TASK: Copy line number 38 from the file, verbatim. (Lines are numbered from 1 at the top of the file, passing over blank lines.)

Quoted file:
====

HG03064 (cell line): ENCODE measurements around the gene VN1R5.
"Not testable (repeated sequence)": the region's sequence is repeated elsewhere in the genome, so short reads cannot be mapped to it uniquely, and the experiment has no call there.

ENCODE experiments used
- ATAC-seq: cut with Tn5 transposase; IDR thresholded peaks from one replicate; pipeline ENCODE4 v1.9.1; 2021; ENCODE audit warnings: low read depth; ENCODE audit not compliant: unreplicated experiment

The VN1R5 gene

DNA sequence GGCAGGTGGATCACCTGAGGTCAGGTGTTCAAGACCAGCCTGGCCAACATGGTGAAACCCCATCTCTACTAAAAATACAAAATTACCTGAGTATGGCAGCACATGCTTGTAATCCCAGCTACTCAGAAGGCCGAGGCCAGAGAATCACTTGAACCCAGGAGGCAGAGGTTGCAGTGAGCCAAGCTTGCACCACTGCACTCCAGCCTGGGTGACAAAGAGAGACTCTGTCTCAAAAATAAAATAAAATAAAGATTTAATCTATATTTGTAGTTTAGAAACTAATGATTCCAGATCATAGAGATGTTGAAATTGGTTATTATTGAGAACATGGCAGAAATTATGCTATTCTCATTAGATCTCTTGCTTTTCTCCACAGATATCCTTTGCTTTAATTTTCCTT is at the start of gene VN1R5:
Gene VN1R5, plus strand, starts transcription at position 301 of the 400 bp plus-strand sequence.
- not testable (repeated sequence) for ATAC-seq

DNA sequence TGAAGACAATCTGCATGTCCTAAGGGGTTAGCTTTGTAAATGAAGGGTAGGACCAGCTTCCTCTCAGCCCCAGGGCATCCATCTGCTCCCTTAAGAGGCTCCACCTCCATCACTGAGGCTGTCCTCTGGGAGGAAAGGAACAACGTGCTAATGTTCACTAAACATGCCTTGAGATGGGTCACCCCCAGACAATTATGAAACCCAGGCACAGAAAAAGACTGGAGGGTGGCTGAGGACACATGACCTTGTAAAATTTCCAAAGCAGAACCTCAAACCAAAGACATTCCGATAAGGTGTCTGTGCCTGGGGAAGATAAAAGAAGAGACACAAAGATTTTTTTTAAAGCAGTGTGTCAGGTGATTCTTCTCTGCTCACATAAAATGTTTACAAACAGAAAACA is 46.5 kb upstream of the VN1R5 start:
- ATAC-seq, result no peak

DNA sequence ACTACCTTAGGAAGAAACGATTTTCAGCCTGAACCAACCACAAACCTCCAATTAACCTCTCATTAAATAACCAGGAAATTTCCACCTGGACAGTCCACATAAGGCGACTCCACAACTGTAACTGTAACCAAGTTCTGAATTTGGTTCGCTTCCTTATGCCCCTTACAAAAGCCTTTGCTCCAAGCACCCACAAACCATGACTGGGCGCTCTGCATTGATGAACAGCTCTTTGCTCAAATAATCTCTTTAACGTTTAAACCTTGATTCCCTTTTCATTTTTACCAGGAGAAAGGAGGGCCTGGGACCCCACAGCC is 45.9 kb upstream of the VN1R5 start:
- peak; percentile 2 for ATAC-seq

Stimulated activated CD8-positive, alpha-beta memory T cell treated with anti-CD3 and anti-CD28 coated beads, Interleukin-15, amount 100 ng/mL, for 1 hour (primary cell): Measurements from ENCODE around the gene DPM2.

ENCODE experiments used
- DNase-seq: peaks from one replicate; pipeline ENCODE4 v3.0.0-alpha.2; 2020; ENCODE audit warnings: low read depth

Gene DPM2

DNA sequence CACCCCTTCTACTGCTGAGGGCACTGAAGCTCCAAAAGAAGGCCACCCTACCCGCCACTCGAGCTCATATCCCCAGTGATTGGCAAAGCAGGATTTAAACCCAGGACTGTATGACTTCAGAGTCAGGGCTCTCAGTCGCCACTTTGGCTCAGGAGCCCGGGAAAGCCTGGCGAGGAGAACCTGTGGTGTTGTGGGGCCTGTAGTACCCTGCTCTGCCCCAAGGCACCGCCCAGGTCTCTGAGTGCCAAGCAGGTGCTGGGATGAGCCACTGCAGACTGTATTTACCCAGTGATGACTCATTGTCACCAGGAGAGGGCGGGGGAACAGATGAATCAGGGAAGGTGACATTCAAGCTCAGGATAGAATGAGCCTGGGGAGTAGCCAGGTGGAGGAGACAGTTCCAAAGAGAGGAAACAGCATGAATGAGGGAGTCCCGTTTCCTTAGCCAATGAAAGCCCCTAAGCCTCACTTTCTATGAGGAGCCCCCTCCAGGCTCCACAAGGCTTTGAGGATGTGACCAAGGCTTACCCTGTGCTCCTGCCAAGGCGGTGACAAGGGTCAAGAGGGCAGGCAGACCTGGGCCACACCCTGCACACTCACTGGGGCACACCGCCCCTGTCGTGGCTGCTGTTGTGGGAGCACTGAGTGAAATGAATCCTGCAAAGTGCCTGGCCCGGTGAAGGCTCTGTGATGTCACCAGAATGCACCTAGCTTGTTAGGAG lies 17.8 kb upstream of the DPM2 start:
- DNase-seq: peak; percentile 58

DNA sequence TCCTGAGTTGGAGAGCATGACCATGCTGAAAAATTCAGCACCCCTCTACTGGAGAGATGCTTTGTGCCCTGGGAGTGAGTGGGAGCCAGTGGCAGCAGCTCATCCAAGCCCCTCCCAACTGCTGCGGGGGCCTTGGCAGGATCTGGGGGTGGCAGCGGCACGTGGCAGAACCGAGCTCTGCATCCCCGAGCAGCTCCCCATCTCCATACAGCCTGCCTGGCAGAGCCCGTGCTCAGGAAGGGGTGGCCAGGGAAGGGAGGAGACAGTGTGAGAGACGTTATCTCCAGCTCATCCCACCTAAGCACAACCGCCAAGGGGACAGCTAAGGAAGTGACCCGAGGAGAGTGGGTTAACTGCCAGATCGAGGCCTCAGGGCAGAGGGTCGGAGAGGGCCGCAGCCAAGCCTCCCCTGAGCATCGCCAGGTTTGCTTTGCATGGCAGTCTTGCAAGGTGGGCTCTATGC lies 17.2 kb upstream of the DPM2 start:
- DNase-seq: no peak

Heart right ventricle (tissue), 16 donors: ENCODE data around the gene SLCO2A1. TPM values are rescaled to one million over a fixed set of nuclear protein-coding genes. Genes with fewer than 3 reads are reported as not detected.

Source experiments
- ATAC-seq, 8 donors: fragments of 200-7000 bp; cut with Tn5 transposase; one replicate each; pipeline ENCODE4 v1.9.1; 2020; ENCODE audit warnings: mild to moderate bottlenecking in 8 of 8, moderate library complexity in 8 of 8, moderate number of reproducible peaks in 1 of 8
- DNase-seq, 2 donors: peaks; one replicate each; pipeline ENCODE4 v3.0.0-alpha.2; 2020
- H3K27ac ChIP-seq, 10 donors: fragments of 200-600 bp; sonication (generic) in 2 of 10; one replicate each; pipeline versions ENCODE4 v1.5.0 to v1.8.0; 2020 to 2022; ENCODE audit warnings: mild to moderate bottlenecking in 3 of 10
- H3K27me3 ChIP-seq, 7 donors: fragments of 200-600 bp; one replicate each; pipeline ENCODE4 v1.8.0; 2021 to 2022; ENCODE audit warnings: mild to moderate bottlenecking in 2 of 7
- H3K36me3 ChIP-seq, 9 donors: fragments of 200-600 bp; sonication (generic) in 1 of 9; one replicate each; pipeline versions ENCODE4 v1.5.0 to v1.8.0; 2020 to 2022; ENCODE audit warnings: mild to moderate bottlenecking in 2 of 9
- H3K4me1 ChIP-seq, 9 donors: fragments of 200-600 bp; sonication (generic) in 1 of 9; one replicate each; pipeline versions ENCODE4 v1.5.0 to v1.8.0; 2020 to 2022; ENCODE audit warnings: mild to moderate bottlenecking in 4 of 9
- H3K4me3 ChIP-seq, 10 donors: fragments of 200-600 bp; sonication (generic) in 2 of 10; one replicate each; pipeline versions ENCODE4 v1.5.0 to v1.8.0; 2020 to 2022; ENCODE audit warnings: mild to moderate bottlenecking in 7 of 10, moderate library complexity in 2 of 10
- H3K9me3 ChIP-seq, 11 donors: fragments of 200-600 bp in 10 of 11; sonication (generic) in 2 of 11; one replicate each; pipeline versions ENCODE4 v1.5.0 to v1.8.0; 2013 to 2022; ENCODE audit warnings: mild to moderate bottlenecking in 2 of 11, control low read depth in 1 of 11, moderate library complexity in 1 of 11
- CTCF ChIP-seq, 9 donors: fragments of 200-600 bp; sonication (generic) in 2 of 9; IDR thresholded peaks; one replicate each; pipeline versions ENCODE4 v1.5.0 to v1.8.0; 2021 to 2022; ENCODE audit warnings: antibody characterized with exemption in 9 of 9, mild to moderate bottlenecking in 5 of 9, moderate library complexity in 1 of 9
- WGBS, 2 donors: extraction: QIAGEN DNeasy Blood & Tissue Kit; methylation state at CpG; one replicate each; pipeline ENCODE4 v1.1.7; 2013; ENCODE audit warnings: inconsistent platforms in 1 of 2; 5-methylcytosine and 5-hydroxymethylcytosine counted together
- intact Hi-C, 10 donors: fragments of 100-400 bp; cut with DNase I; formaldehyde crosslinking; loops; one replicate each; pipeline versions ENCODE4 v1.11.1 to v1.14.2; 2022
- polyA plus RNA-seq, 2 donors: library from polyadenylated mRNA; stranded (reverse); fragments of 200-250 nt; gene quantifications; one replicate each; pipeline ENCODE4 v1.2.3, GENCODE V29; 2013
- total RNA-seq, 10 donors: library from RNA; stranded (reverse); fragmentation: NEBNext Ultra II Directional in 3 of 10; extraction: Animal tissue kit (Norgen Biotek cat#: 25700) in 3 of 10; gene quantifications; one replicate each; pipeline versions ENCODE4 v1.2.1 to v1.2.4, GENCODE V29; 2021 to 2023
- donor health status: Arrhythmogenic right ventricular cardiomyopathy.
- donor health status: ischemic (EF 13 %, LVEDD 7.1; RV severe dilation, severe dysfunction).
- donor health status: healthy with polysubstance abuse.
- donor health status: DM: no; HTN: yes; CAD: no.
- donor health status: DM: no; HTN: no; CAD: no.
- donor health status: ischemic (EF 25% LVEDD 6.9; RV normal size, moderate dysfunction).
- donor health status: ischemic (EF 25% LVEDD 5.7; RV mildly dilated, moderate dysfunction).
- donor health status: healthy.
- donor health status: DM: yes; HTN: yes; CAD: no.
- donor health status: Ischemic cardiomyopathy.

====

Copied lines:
- donor health status: healthy with polysubstance abuse.